Consuelo Mack WealthTrack “Fairholme Turnaround?” premiering nationwide beginning tomorrow Friday, September 30 at 7:30 p.m. ET on public television (check local listings**) and on wealthtrack.com, features an exclusive interview with a deep value investor whose outstanding long-term track record has been seriously tested in recent years, Fairholme Fund’s Bruce Berkowitz.
Berkowitz explains to WealthTrack Anchor and Executive Producer Consuelo Mack why he is taking on the federal government to collect dividends on his preferred stock positions in Fannie Mae and Freddie Mac. With the two mortgage giants currently comprising more than 20% of his flagship Fairholme Fund’s portfolio, the stakes are high both financially and legally.
Bruce Berkowitz Exclusive On Fannie Mae & Freddie Mac
Value Partners Asia ex-Japan Equity Fund has delivered a 60.7% return since its inception three years ago. In comparison, the MSCI All Counties Asia (ex-Japan) index has returned just 34% over the same period. The fund, which targets what it calls the best-in-class companies in "growth-like" areas of the market, such as information technology and Read More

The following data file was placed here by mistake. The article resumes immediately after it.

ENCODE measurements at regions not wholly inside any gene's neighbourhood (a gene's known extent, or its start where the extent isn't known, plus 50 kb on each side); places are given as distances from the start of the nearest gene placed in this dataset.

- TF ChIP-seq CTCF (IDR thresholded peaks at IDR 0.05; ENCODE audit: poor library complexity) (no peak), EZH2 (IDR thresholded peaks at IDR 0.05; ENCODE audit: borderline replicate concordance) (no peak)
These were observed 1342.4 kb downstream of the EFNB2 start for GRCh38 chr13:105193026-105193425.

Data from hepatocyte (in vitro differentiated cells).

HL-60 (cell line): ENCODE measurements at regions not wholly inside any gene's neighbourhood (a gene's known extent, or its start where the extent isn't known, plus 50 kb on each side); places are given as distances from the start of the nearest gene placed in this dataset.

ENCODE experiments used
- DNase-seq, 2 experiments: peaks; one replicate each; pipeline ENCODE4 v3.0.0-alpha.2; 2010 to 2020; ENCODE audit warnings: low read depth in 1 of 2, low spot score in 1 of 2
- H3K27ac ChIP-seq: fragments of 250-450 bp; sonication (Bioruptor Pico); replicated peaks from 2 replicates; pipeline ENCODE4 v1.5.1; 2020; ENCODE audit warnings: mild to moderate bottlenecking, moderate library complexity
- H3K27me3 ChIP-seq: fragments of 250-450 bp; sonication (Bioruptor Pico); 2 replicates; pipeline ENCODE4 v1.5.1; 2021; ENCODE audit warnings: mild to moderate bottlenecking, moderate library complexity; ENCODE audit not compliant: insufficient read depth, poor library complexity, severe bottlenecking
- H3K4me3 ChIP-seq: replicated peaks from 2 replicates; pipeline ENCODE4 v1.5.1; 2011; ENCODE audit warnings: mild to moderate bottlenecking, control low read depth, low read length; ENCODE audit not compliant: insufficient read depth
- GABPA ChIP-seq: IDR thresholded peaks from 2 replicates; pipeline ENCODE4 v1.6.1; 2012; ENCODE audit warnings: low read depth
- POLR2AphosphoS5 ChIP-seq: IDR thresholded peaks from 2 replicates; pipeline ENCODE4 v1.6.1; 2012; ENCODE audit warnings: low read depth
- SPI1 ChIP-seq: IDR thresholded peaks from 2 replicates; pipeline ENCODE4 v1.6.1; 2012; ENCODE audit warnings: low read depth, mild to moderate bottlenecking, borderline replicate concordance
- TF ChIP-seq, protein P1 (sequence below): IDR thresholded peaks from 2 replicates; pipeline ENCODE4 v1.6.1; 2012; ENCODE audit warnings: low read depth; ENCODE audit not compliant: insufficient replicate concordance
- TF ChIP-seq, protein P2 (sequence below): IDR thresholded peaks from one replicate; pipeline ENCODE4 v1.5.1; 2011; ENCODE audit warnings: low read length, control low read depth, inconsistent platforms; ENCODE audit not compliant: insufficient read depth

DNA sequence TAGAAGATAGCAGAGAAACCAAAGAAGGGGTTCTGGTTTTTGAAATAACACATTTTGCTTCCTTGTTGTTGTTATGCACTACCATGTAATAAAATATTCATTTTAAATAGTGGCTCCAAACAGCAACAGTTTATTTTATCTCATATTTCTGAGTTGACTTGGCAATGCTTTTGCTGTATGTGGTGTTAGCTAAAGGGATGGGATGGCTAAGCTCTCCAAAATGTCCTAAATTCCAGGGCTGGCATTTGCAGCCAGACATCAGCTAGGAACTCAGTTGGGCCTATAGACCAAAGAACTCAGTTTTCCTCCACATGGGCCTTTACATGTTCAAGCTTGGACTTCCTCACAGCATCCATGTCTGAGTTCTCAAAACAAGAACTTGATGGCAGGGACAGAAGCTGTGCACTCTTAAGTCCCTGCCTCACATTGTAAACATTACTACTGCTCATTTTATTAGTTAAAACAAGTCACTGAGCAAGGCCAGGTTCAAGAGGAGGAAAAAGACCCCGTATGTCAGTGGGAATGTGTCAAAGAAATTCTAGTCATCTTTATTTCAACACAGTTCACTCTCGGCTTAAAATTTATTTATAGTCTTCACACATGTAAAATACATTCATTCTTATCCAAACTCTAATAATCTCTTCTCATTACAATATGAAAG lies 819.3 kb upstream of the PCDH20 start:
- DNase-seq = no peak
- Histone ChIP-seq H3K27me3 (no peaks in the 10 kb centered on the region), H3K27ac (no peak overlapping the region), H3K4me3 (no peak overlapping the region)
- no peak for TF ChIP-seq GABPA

In this interview excerpt, Bruce Berkowitz explains, “The issue is people invested their hard-earned money into these companies. I invested my shareholders into…the preferred stock of Fannie Mae and Freddie Mac, and if Fannie and Freddie can pay the United States government $250 billion for their preferred stock, then I think they should at least the pay the dividend, start paying the dividends again on my shareholders’ preferred stock. We’re just saying a rule’s a rule. The law is the law. No one should be above it, and the contract should be honored. That’s it. It’s as simple as that. We’re asking for the same result that Bank of America received, that AIG received….Fannie Mae and Freddie Mac should have worked out exactly the way AIG worked out. That’s it. We’re not arguing about the past. We’re just saying these are two companies. They make $15 billion a year. They are more than capable of paying the preferred shareholders dividends….The companies are very profitable. Whoever heard of two companies making $15 billion a year under conservatorship? It just defies common sense. So the wheels of justice move slowly.”